Featured Research

from universities, journals, and other organizations

2001 Ozone Hole About The Same Size As Past Three Years

Date:
October 17, 2001
Source:
NASA/Goddard Space Flight Center
Summary:
Satellite data show the area of this year's Antarctic ozone hole peaked at about 26 million square kilometers -- roughly the size of North America -- making the hole similar in size to those of the past three years, according to scientists from NASA and the National Oceanic and Atmospheric Administration (NOAA). Researchers have observed a leveling-off of the hole size and predict a slow recovery.

Satellite data show the area of this year's Antarctic ozone hole peaked at about 26 million square kilometers -- roughly the size of North America -- making the hole similar in size to those of the past three years, according to scientists from NASA and the National Oceanic and Atmospheric Administration (NOAA). Researchers have observed a leveling-off of the hole size and predict a slow recovery.

Over the past several years the annual ozone hole over Antarctica has remained about the same in both its size and in the thickness of the ozone layer. "This is consistent with human-produced chlorine compounds that destroy ozone reaching their peak concentrations in the atmosphere, leveling off, and now beginning a very slow decline," said Samuel Oltmans of NOAA's Climate Monitoring and Diagnostics Laboratory, Boulder, Colo.

In the near future -- barring unusual events such as explosive volcanic eruptions -- the severity of the ozone hole will likely remain similar to what has been seen in recent years, with year-to-year differences associated with meteorological variability. Over the longer term (30-50 years) the severity of the ozone hole in Antarctica is expected to decrease as chlorine levels in the atmosphere decline.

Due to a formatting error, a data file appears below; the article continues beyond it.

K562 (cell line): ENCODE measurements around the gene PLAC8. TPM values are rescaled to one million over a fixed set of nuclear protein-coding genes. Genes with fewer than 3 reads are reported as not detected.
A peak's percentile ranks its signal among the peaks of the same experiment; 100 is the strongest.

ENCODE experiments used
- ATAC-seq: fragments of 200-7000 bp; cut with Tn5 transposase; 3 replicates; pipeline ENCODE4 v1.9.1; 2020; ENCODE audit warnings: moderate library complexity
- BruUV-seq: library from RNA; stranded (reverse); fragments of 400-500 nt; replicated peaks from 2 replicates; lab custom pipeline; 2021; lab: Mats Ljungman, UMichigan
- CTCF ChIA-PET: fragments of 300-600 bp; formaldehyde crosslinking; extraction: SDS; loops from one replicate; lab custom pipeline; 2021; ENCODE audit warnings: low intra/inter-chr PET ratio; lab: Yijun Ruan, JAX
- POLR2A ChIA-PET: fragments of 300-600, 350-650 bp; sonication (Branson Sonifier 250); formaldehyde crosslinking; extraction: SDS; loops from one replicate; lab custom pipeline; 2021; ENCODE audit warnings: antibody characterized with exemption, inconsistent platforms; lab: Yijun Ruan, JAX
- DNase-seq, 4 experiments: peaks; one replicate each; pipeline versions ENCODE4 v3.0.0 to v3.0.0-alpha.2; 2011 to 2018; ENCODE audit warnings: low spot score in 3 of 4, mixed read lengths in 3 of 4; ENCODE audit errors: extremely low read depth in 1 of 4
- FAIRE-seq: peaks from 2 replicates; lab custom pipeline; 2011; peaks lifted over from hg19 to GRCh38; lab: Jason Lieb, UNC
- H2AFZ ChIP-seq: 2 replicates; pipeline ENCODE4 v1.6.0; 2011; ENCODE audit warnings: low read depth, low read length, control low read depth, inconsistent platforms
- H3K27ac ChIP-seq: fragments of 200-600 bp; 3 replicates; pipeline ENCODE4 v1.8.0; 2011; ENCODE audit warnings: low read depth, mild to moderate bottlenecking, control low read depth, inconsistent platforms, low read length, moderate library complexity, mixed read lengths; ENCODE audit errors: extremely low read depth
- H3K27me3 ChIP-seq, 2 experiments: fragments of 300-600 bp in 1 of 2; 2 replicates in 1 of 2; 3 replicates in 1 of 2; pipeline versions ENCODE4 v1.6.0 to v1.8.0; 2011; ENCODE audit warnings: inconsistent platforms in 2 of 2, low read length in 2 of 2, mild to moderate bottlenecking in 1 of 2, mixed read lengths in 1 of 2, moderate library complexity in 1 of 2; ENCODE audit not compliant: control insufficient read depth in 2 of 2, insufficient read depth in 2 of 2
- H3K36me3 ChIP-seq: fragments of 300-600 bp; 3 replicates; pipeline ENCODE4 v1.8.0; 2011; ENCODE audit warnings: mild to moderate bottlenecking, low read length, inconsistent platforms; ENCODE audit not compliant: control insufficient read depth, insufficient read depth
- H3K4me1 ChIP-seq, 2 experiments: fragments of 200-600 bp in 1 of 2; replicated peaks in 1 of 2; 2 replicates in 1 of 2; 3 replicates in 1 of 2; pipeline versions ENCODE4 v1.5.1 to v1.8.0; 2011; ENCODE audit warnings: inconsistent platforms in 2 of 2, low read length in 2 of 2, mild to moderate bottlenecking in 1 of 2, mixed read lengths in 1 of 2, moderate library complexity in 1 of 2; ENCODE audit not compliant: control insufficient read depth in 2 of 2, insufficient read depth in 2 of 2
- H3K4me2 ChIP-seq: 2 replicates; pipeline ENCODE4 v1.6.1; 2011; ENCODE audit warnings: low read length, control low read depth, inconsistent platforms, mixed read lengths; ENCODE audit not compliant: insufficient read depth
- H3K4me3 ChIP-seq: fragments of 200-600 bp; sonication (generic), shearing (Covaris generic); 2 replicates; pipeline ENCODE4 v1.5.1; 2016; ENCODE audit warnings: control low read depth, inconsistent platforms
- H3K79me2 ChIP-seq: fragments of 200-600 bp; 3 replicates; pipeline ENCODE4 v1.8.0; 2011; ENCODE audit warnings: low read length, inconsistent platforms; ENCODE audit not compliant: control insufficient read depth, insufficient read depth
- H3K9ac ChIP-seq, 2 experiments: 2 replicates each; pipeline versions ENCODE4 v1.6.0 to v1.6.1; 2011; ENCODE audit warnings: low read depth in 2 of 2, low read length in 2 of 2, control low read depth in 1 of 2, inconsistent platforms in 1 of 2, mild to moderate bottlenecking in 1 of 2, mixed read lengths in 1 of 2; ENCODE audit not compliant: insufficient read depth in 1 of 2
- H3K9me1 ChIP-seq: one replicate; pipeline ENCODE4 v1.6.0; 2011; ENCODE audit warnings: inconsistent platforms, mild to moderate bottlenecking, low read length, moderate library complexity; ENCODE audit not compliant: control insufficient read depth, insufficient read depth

The total area of the ozone hole is one measure of its severity. The ozone hole area is defined as the size of the region with total ozone below 220 Dobson units. A Dobson unit is a unit of measurement that describes the thickness of the ozone layer in a column directly above the location being measured, a quantity called the "total column ozone amount."

Prior to the springtime period in Antarctica, when ozone depletion occurs, the normal ozone reading is around 275 Dobson units. "Last year the ozone hole was of record size, but it formed very early and then collapsed quickly," said NASA scientist R.D. McPeters of the Goddard Space Flight Center, Greenbelt, Md. "This year the hole was about 10 percent smaller."

Data from NOAA's polar-orbiting operational environmental satellites and estimates of the area made by NASA scientists using measurements from the Total Ozone Mapping Spectrometer aboard NASA's Earth Probe satellite give similar sizes.

Each spring when the Sun rises over Antarctica, chemical reactions involving chlorine and bromine from man-made CFCs (chlorofluorocarbons) and bromine-containing compounds occur in the stratosphere and destroy ozone, causing the "ozone hole." Measurements of this year's ozone hole made at the South Pole and above the Antarctic show that atmospheric ozone depletion reached levels typical of the past 10 years.

Using instrumented balloons to make ozone-profile measurements at the South Pole, researchers from NOAA reported that the September decline in ozone was similar to recent years with almost all of the ozone in the 15-20 kilometer (9-12 mile) altitude region destroyed.

"Total column ozone over the South Pole reached a minimum reading of 100 Dobson units on Sept. 28, 2001, compared to a minimum of 98 Dobson units in 2000," said Bryan Johnson, a scientist with the Climate Monitoring and Diagnostics Laboratory. The record low of 88 Dobson units was observed in 1993.

"The severity of the ozone depletion within the hole reached about the same levels as the past few years and the highly depleted region filled about three-fourths of the Antarctic polar vortex," said Jim Miller, a scientist with NOAA's Climate Prediction Center in Camp Springs, Md. "This year the vortex has been more stable and somewhat colder than average." Year-to-year fluctuations in the geographical size of the polar vortex and the size of the region with low temperatures will alter the size of the ozone hole over the next decade during the period that levels of ozone-destroying chemicals in the atmosphere begin a slow decline.